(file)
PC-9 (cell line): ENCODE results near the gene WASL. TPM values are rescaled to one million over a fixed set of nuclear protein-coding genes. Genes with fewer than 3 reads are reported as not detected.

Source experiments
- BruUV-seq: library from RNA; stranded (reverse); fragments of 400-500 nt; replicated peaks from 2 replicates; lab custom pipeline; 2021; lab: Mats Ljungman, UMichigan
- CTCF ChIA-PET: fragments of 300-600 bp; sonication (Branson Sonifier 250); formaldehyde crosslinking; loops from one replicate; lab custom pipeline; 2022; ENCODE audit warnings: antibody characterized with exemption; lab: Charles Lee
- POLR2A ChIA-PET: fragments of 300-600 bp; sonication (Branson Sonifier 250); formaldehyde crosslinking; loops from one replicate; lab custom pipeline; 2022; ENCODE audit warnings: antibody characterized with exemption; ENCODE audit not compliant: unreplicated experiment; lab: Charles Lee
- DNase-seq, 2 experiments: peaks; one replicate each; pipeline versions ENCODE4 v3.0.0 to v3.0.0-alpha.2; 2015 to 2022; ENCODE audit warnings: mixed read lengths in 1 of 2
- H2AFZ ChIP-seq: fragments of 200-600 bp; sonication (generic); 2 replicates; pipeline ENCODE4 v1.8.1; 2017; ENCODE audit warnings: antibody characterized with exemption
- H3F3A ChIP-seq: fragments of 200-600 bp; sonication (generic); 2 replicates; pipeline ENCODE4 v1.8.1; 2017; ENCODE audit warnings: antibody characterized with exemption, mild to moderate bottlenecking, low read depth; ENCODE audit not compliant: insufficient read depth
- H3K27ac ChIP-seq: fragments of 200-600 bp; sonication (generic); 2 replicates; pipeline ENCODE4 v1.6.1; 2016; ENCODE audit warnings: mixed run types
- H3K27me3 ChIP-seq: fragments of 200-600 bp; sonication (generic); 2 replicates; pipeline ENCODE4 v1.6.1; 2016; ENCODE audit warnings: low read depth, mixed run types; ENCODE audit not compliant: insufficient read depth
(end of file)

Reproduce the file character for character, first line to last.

PC-9 (cell line): ENCODE results near the gene WASL. TPM values are rescaled to one million over a fixed set of nuclear protein-coding genes. Genes with fewer than 3 reads are reported as not detected.

Source experiments
- BruUV-seq: library from RNA; stranded (reverse); fragments of 400-500 nt; replicated peaks from 2 replicates; lab custom pipeline; 2021; lab: Mats Ljungman, UMichigan
- CTCF ChIA-PET: fragments of 300-600 bp; sonication (Branson Sonifier 250); formaldehyde crosslinking; loops from one replicate; lab custom pipeline; 2022; ENCODE audit warnings: antibody characterized with exemption; lab: Charles Lee
- POLR2A ChIA-PET: fragments of 300-600 bp; sonication (Branson Sonifier 250); formaldehyde crosslinking; loops from one replicate; lab custom pipeline; 2022; ENCODE audit warnings: antibody characterized with exemption; ENCODE audit not compliant: unreplicated experiment; lab: Charles Lee
- DNase-seq, 2 experiments: peaks; one replicate each; pipeline versions ENCODE4 v3.0.0 to v3.0.0-alpha.2; 2015 to 2022; ENCODE audit warnings: mixed read lengths in 1 of 2
- H2AFZ ChIP-seq: fragments of 200-600 bp; sonication (generic); 2 replicates; pipeline ENCODE4 v1.8.1; 2017; ENCODE audit warnings: antibody characterized with exemption
- H3F3A ChIP-seq: fragments of 200-600 bp; sonication (generic); 2 replicates; pipeline ENCODE4 v1.8.1; 2017; ENCODE audit warnings: antibody characterized with exemption, mild to moderate bottlenecking, low read depth; ENCODE audit not compliant: insufficient read depth
- H3K27ac ChIP-seq: fragments of 200-600 bp; sonication (generic); 2 replicates; pipeline ENCODE4 v1.6.1; 2016; ENCODE audit warnings: mixed run types
- H3K27me3 ChIP-seq: fragments of 200-600 bp; sonication (generic); 2 replicates; pipeline ENCODE4 v1.6.1; 2016; ENCODE audit warnings: low read depth, mixed run types; ENCODE audit not compliant: insufficient read depth